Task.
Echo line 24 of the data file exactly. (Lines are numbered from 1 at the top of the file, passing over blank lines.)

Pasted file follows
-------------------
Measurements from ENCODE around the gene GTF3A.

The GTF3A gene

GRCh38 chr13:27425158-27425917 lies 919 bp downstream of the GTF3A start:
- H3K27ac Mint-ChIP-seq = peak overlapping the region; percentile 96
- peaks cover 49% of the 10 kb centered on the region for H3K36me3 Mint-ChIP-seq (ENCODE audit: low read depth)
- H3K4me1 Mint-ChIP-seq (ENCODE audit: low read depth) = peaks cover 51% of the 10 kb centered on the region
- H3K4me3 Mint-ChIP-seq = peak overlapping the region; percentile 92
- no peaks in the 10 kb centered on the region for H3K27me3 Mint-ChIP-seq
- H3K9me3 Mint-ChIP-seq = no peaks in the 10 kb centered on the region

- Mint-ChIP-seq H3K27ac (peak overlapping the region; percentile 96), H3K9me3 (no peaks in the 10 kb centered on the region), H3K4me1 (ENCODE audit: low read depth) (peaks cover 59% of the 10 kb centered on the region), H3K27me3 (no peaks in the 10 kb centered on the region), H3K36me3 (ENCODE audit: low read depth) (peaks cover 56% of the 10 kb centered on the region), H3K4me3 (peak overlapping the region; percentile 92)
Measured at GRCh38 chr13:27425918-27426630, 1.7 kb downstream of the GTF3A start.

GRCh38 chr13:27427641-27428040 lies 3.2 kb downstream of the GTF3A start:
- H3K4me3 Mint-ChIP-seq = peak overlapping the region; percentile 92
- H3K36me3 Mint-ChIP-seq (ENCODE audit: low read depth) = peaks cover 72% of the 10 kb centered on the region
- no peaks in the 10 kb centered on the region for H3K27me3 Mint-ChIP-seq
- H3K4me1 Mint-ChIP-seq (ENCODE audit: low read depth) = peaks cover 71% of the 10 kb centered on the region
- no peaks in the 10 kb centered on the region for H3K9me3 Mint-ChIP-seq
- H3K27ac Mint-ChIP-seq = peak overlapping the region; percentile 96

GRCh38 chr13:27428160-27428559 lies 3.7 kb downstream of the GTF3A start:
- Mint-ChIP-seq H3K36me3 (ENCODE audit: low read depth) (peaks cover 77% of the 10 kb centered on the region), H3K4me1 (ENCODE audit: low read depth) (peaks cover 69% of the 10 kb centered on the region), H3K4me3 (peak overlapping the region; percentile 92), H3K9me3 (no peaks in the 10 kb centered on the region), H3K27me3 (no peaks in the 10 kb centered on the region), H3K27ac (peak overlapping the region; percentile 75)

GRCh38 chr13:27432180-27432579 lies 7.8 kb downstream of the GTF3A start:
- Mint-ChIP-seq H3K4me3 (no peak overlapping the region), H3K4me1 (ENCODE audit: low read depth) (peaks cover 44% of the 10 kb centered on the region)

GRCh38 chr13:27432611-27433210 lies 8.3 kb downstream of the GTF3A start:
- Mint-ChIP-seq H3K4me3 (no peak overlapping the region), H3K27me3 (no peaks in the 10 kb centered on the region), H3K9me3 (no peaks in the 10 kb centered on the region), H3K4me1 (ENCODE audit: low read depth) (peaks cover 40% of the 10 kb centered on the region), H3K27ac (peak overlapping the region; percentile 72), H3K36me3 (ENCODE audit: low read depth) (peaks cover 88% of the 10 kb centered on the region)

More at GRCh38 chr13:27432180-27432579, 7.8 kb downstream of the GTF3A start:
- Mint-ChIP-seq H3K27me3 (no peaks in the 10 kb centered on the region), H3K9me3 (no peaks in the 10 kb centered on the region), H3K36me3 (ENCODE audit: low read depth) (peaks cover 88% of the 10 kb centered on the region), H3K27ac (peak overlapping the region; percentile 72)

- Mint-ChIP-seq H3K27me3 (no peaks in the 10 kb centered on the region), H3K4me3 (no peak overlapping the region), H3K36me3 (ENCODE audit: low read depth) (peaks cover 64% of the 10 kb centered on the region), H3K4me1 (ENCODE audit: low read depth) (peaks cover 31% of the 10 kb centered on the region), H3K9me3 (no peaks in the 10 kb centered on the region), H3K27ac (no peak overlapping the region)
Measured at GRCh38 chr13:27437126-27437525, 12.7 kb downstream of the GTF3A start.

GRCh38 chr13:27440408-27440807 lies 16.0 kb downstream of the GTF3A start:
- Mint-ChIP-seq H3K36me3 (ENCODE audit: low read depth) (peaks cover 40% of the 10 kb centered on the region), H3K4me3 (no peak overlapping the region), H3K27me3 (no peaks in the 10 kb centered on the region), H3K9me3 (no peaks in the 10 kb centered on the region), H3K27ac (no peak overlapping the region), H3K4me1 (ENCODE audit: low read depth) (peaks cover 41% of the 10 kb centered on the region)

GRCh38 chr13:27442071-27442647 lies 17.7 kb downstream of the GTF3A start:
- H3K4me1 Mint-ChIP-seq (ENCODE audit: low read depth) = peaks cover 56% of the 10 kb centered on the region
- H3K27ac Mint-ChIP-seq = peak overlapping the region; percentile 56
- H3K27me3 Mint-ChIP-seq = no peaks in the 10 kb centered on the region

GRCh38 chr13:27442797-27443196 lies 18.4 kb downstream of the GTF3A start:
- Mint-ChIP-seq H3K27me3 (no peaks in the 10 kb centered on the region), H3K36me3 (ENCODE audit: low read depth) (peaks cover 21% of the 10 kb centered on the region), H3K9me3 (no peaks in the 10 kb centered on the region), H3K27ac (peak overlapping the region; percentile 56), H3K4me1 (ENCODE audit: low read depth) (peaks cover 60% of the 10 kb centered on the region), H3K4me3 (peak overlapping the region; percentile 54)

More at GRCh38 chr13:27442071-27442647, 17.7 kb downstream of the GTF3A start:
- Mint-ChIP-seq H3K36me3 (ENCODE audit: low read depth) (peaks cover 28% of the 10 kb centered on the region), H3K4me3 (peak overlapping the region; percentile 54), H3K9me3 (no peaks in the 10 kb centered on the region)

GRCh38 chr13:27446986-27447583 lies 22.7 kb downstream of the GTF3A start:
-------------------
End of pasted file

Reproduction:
- Mint-ChIP-seq H3K4me3 (no peak overlapping the region), H3K27me3 (no peaks in the 10 kb centered on the region), H3K9me3 (no peaks in the 10 kb centered on the region), H3K4me1 (ENCODE audit: low read depth) (peaks cover 40% of the 10 kb centered on the region), H3K27ac (peak overlapping the region; percentile 72), H3K36me3 (ENCODE audit: low read depth) (peaks cover 88% of the 10 kb centered on the region)